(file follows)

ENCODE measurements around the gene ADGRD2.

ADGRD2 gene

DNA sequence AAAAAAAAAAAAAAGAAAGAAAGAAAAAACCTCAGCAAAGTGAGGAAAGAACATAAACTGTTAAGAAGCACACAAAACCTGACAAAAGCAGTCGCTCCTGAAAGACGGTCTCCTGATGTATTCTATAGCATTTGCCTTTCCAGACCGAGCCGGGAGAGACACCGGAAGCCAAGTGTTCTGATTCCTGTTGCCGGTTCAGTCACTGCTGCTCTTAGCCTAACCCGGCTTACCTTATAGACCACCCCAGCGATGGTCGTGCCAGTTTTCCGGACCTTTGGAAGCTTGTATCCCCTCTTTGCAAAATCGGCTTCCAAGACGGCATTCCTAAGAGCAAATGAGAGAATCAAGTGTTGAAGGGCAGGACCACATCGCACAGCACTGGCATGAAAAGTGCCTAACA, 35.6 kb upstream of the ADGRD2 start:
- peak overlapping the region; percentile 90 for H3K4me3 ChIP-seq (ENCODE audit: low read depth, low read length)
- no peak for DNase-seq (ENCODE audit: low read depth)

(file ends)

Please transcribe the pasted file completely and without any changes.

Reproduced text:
ENCODE measurements around the gene ADGRD2.

ADGRD2 gene

DNA sequence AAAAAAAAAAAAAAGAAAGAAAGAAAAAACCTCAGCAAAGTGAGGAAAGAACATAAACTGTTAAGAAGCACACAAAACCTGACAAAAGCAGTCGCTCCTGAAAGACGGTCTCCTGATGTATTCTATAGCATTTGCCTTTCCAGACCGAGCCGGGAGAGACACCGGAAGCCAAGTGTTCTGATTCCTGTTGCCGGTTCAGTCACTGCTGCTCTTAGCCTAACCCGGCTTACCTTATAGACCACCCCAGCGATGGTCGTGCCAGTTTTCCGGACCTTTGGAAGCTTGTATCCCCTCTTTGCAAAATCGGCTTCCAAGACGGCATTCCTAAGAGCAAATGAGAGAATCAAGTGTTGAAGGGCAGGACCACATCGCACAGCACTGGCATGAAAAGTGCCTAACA, 35.6 kb upstream of the ADGRD2 start:
- peak overlapping the region; percentile 90 for H3K4me3 ChIP-seq (ENCODE audit: low read depth, low read length)
- no peak for DNase-seq (ENCODE audit: low read depth)